Perfect to add to soups and stews but also sautéed with other fragrant and crunchy veggies to pair with rice or noodle dishes in a nice stir-fry.

This crunchy veggie is rich in fibre, water, folate, vitamins C and K, B vitamins, copper, potassium, which is associated with lower blood pressure levels, manganese and numerous antioxidants. Vitamin C and beta-carotene are main ones but also quercetin and kaempferol.

Cucumber and cucumber juice can provide relief from heartburn, stomach acidity, gastritis and peptic ulcer and cucumber extract can help reduce inflammation by inhibiting the activity of pro-inflammatory enzymes.

The best way to enjoy these cooling and hydrating veggies other than as an eye mask, is to grate or chop them and add them to salads, turn them into noodles and if you love juices, definitely put some in there along with greens, celery, fennel, ginger and lemon.

It contains important nutrients such as vitamins A and C, folate, minerals like calcium, iodine and phosphorus, antioxidants and omega 3s, especially alpha-linolenic acid.

Brassica vegetables like watercress have strong anti-inflammatory effects as they’re all rich in sulforaphane, an antioxidant that fights inflammation by reducing the levels of cytokines, pro-inflammatory markers. They are also a good source of iron, calcium, magnesium and potassium which along with the vitamins mentioned above are necessary to support skin, hair, nails, bones and teeth health.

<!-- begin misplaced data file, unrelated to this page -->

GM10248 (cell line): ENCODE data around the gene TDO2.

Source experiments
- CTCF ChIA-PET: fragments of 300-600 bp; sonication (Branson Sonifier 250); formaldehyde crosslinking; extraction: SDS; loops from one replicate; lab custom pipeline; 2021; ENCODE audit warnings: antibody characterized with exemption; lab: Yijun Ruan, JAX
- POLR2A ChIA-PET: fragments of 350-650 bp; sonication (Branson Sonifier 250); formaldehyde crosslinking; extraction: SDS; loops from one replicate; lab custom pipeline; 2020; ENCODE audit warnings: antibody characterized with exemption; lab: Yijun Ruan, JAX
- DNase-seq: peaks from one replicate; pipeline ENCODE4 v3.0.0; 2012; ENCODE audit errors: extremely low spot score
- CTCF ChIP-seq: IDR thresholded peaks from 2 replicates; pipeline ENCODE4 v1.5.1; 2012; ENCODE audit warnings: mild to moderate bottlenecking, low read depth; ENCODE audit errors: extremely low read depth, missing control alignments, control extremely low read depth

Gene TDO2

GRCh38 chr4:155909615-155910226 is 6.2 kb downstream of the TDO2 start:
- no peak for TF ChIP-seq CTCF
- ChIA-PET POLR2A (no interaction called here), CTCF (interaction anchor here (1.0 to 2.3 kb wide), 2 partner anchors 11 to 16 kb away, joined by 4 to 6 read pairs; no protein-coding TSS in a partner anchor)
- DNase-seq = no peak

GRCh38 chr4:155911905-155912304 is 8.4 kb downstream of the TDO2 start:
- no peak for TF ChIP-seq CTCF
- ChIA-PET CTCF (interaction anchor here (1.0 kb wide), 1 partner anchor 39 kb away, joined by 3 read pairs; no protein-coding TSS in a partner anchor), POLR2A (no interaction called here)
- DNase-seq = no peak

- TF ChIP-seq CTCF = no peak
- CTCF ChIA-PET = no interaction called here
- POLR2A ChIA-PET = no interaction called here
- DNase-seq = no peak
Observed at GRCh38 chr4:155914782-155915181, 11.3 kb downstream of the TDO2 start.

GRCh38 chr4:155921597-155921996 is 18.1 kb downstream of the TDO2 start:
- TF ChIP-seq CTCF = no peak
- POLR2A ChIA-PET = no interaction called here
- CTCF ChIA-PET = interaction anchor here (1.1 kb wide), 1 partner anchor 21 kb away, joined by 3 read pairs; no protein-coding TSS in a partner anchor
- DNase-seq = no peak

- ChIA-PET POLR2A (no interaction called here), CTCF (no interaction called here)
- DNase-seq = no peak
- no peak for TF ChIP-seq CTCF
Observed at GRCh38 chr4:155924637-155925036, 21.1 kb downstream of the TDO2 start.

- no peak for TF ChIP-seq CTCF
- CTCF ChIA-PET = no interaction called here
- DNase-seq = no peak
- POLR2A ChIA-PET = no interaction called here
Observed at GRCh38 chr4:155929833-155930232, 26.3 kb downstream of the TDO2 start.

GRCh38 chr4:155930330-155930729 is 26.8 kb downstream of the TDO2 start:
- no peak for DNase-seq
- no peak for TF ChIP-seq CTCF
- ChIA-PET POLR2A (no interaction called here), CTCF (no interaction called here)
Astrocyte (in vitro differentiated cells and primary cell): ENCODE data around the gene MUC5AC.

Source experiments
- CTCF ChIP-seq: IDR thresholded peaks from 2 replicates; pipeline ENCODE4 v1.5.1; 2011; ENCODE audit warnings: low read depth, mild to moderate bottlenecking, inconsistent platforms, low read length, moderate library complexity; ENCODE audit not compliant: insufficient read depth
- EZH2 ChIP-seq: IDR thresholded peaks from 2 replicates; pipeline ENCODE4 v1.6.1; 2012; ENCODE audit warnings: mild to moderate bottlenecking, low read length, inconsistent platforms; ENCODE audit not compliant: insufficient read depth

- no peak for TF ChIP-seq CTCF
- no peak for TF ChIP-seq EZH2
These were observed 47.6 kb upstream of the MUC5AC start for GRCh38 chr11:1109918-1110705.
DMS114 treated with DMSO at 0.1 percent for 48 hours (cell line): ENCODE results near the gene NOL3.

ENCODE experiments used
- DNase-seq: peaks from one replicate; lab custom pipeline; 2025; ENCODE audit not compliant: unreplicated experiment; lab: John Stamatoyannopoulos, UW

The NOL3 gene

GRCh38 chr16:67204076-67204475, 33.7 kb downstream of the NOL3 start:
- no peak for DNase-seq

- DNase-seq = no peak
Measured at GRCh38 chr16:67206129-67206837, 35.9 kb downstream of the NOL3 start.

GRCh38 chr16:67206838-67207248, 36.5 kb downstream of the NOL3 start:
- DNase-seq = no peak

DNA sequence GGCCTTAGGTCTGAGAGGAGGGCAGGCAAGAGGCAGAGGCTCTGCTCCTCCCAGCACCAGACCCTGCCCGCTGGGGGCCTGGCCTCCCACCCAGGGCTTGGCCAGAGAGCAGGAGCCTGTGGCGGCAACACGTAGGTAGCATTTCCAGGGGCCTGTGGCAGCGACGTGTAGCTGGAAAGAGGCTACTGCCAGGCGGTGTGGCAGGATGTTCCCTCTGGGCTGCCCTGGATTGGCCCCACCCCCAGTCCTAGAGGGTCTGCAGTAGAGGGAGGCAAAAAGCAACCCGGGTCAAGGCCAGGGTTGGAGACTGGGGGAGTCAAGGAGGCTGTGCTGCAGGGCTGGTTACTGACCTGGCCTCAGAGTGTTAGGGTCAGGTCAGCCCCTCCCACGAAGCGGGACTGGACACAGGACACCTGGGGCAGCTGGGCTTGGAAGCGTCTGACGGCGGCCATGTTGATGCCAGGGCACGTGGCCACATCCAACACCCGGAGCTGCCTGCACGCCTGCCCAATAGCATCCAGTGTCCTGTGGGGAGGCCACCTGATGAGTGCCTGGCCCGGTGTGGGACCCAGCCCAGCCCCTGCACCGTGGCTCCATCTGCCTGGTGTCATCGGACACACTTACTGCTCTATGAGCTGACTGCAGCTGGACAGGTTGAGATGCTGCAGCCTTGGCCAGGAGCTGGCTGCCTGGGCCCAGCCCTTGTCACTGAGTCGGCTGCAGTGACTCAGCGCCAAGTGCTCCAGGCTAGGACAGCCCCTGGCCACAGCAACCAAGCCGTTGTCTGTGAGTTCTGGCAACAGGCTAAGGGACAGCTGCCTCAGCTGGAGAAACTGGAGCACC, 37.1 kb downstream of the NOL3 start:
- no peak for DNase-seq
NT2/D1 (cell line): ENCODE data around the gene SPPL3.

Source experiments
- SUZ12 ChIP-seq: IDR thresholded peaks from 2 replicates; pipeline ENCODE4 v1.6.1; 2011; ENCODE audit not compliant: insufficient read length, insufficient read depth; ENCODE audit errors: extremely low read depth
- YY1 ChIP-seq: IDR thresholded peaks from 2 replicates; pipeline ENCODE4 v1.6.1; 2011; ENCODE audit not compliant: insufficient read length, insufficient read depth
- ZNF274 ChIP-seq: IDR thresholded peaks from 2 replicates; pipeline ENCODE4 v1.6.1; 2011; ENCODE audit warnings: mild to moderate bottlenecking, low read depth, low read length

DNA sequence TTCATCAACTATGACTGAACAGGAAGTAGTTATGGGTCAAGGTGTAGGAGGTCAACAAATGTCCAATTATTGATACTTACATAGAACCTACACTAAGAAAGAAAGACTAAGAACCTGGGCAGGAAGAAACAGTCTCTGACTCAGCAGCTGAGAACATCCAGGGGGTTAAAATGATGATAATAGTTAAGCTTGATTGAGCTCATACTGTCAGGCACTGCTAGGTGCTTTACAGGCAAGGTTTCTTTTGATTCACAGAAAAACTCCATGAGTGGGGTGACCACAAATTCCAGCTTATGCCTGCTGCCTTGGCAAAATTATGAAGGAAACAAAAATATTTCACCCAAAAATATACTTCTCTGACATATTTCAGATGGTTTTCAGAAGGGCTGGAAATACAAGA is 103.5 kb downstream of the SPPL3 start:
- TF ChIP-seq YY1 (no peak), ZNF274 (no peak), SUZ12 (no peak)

Watercress is perfect in salads and sandwiches to add a slight spiciness but also lightly steamed at the last minute in side dishes. And why not pimp up your homemade pesto with a handful of watercress.

These crunchy veggies are packed with vitamins A, C, E, B6, and K along with zinc, potassium, phosphorous, magnesium, copper, calcium, iron and manganese.

Plus, they contain fibre and antioxidants such as anthocyanins, the same that are found in purple and red coloured fruits and vegetables. These compounds possess good anti-inflammatory properties that can help reduce the risk of inflammatory diseases like cardiovascular and protect our cells from oxidative damage.

They are great thinly sliced in a salad or mixed into side dishes paired with spices like dill, garlic or mustard as they add a crunchy texture and a slight spiciness just like watercress. And if you don’t like the peppery taste, try them pickled and fermented which also adds beneficial probiotics.

You may not be too familiar with this root vegetable which has nutty, earthy, and sweet flavour and tastes a bit like celery and parsley. It is mainly added to soups, stews curry or even consumed raw, shaved into salads or used to make raw rice and ravioli filled with a nice cheesy filling.

Despite not being bright or green coloured, it’s extremely rich in beneficial nutrients. It contains numerous antioxidants, good amounts of fibre, vitamin C, B complex vitamins, high amounts of vitamin K and potassium, necessary for bone metabolism along with other essential minerals like copper, phosphorus, manganese, calcium and iron.

So next time you’re out grocery shopping, try some of the foods that are in season and that you may not that often. Remember the health of your body and mind it’s not just about the most popular superfoods but about having a daily dose of plant medicine. Enjoy the longer and brighter days and bring the same energy to your plate!

words by Alessandra Felic